The attack took place just before New Year’s Day when the President was on a private visit to Dubai.
Two U.S. resident men were detained on U.S. soil. They face charges of “conspiring to carry out the violent overthrow of a foreign government – a violation of the U.S. Neutrality Act,” said Eric Holder, US attorney general in a statement.
Those arrested were Papa Faal, a US-Gambian dual national, and Cherno Njie, a US resident. Faal, 46, faces a court appearance in Minneapolis, Minnesota, while Njie, 57, will be brought before a judge in U.S. District Court in Baltimore, Maryland.
“The group’s plan for the coup was purportedly to restore democracy to The Gambia and to improve the lives of its people,” Justice Dept. investigators allege in the complaint unsealed this week. “They hoped they would be able to take over the country without having to kill any Gambians. They also expected to be joined by up to 160 members of the local Gambian military who supposedly agreed to participate in the coup.”
Njie, described by investigators as a Texas-based developer, was the main financier of the scheme.
Faal told the FBI he had served in the U.S. Army and Air Force and decided to join the coup because he thought elections were rigged and he was concerned over the “plight of the Gambian people,” according to the affidavit.
The group carried M4 semi-automatic rifles, night-vision goggles, body armor and other equipment. Mr. Njie, from Texas, was expected to serve as the next leader.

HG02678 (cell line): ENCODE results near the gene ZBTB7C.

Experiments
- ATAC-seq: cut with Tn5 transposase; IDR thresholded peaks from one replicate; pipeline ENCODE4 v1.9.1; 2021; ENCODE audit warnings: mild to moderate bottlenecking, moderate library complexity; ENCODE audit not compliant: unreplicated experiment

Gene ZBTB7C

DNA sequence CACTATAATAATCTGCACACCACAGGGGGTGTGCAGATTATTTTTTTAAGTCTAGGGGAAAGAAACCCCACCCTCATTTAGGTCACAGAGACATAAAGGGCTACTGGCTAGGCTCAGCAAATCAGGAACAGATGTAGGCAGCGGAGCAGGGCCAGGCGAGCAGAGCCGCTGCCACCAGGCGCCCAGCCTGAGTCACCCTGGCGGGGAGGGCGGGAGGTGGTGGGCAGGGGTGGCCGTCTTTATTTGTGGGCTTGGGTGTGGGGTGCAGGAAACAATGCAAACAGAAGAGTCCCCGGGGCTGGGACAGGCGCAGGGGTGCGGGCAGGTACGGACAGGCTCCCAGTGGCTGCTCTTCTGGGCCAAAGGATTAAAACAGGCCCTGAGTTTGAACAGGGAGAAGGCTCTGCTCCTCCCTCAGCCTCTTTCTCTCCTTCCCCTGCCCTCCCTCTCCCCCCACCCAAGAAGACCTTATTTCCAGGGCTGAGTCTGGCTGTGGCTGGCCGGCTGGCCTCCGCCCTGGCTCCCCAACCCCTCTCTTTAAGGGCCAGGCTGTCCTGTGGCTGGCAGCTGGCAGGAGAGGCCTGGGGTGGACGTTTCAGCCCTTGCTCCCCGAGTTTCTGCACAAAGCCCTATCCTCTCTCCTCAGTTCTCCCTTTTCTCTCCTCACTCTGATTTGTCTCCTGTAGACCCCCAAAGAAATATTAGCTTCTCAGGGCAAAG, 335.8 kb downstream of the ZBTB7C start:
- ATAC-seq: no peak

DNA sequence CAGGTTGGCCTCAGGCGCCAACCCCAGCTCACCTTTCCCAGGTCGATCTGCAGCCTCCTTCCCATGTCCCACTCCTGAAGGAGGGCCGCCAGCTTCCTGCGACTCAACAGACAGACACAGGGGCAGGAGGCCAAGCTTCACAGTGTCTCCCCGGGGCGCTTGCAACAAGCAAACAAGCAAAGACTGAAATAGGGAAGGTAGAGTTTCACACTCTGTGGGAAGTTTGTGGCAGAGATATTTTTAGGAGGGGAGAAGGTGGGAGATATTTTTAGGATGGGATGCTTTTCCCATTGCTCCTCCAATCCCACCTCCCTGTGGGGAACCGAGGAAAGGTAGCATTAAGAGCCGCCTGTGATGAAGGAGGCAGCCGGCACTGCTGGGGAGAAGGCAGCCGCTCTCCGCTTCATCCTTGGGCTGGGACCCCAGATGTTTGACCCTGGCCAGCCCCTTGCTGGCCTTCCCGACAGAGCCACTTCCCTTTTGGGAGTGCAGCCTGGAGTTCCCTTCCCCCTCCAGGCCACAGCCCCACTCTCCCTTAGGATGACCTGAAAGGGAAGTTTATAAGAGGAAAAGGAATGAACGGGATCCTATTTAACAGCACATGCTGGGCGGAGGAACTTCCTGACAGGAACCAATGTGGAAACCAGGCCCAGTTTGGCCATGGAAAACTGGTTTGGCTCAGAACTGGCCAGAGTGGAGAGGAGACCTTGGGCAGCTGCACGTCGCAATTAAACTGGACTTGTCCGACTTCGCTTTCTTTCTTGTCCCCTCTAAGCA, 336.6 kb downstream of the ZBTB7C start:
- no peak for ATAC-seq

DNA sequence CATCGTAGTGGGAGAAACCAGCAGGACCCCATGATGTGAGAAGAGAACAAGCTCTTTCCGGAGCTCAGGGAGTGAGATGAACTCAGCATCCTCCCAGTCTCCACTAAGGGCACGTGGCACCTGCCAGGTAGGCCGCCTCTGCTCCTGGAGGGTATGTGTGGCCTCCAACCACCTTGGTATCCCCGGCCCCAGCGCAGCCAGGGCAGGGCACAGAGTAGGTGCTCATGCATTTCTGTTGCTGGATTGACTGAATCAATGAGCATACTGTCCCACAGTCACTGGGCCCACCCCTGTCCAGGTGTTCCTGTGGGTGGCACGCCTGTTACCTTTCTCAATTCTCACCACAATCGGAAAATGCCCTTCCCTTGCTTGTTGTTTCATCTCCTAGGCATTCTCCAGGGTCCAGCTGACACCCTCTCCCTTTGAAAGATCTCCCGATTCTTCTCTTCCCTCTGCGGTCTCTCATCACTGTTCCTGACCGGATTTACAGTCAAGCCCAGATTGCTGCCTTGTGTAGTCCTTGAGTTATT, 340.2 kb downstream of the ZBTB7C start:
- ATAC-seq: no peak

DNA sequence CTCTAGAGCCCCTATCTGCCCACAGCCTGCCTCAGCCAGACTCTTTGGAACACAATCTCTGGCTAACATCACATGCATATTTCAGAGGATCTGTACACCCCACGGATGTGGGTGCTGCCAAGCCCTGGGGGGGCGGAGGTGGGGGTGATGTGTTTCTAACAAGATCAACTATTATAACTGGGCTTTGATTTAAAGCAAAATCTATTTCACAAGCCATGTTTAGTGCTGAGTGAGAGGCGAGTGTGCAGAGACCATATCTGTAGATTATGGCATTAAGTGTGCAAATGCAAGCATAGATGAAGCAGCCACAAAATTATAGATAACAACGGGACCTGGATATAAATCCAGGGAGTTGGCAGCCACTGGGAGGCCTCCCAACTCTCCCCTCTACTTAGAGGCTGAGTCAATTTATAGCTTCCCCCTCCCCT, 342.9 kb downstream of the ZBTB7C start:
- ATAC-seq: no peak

“Although numerous conspirators on the assault teams were killed or injured during the failed attempt to take control of the government building, Faal was able to flee the scene and he ultimately returned to the US. Njie also returned to the US,” Monday’s statement reads in part.
Both men have been charged with one count each of conspiracy to violate the Neutrality Act and conspiracy to possess a firearm in furtherance of a crime of violence. The Neutrality Act carries a maximum sentence of three years and prohibits US citizens from knowingly taking part in “any military or naval expedition against the territory of any foreign prince or state, district or people with whom the United States is at peace.”
Mr. Jammeh himself came to power in a coup in 1994, from his position as a 29-year-old junior officer. He has ruled undemocratically, with foreign observers condemning all four of the elections held in Gambia during his 20-year reign. During the last vote, in 2011, Gambia’s West African neighbors refused to send monitors, citing “an opposition and electorate cowed by repression and intimidation.” w/pix of Pres. Y. Jammeh